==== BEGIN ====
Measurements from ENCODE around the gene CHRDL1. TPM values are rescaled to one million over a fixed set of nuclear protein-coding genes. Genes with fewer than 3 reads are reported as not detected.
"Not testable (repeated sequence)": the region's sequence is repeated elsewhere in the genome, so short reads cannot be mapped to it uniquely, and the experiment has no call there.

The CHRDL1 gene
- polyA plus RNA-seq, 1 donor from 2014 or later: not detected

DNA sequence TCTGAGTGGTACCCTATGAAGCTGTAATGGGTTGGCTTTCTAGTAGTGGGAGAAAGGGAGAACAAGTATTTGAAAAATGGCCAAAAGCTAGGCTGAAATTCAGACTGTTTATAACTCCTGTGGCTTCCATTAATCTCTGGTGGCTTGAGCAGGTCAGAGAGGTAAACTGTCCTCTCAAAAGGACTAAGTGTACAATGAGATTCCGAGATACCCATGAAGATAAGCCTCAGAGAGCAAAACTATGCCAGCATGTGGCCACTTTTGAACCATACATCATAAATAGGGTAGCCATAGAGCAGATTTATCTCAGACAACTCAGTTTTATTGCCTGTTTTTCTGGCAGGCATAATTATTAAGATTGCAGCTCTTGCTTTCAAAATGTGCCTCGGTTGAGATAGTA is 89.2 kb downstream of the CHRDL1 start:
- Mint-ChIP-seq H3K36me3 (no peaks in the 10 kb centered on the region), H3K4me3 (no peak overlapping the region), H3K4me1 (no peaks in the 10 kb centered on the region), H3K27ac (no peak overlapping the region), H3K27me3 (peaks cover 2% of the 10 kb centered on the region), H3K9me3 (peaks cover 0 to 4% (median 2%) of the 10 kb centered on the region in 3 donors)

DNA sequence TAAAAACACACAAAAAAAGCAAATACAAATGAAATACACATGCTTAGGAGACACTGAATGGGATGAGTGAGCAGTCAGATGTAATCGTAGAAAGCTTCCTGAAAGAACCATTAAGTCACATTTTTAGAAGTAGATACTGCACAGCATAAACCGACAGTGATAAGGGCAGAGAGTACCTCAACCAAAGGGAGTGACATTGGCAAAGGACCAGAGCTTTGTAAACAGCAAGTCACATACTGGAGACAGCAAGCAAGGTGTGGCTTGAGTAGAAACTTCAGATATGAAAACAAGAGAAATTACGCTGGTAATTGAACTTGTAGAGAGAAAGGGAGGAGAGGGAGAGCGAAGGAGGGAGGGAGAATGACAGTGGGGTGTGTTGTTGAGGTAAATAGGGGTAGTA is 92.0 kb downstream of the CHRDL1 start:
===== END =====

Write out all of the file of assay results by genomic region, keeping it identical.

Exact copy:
Measurements from ENCODE around the gene CHRDL1. TPM values are rescaled to one million over a fixed set of nuclear protein-coding genes. Genes with fewer than 3 reads are reported as not detected.
"Not testable (repeated sequence)": the region's sequence is repeated elsewhere in the genome, so short reads cannot be mapped to it uniquely, and the experiment has no call there.

The CHRDL1 gene
- polyA plus RNA-seq, 1 donor from 2014 or later: not detected

DNA sequence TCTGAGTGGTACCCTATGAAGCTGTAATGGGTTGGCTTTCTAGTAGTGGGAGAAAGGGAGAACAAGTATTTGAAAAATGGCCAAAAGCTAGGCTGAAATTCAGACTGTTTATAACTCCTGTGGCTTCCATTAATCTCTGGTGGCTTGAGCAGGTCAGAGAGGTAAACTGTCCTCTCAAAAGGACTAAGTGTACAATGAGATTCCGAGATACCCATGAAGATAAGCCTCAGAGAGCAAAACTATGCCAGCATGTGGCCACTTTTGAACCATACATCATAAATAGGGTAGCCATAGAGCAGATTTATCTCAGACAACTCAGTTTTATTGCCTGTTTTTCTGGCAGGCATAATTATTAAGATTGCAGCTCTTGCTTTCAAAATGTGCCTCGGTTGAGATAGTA is 89.2 kb downstream of the CHRDL1 start:
- Mint-ChIP-seq H3K36me3 (no peaks in the 10 kb centered on the region), H3K4me3 (no peak overlapping the region), H3K4me1 (no peaks in the 10 kb centered on the region), H3K27ac (no peak overlapping the region), H3K27me3 (peaks cover 2% of the 10 kb centered on the region), H3K9me3 (peaks cover 0 to 4% (median 2%) of the 10 kb centered on the region in 3 donors)

DNA sequence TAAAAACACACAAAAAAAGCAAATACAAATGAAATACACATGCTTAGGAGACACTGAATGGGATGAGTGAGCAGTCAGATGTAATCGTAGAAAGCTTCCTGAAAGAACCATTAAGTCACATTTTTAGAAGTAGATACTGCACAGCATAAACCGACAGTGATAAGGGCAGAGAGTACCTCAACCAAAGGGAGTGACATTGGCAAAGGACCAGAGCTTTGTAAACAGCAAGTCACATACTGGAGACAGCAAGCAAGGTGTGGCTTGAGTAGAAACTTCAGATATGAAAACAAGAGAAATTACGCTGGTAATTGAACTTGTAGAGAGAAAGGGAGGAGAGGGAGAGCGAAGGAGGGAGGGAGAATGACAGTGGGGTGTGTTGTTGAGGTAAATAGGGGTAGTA is 92.0 kb downstream of the CHRDL1 start: